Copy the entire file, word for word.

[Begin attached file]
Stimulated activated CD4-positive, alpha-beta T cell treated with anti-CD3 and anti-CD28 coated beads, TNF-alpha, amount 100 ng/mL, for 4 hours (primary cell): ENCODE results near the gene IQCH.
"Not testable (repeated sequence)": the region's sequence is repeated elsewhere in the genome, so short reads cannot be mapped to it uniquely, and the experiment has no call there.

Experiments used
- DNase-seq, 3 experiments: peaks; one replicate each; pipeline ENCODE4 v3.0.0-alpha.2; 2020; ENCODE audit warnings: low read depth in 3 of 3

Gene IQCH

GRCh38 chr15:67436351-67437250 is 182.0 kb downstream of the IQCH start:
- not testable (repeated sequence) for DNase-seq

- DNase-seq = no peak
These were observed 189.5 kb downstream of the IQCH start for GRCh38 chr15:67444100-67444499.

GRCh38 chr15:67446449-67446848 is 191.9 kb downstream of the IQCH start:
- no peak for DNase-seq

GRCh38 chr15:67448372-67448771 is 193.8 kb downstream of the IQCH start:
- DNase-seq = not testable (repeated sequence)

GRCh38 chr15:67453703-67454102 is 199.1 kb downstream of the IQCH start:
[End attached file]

Stimulated activated CD4-positive, alpha-beta T cell treated with anti-CD3 and anti-CD28 coated beads, TNF-alpha, amount 100 ng/mL, for 4 hours (primary cell): ENCODE results near the gene IQCH.
"Not testable (repeated sequence)": the region's sequence is repeated elsewhere in the genome, so short reads cannot be mapped to it uniquely, and the experiment has no call there.

Experiments used
- DNase-seq, 3 experiments: peaks; one replicate each; pipeline ENCODE4 v3.0.0-alpha.2; 2020; ENCODE audit warnings: low read depth in 3 of 3

Gene IQCH

GRCh38 chr15:67436351-67437250 is 182.0 kb downstream of the IQCH start:
- not testable (repeated sequence) for DNase-seq

- DNase-seq = no peak
These were observed 189.5 kb downstream of the IQCH start for GRCh38 chr15:67444100-67444499.

GRCh38 chr15:67446449-67446848 is 191.9 kb downstream of the IQCH start:
- no peak for DNase-seq

GRCh38 chr15:67448372-67448771 is 193.8 kb downstream of the IQCH start:
- DNase-seq = not testable (repeated sequence)

GRCh38 chr15:67453703-67454102 is 199.1 kb downstream of the IQCH start: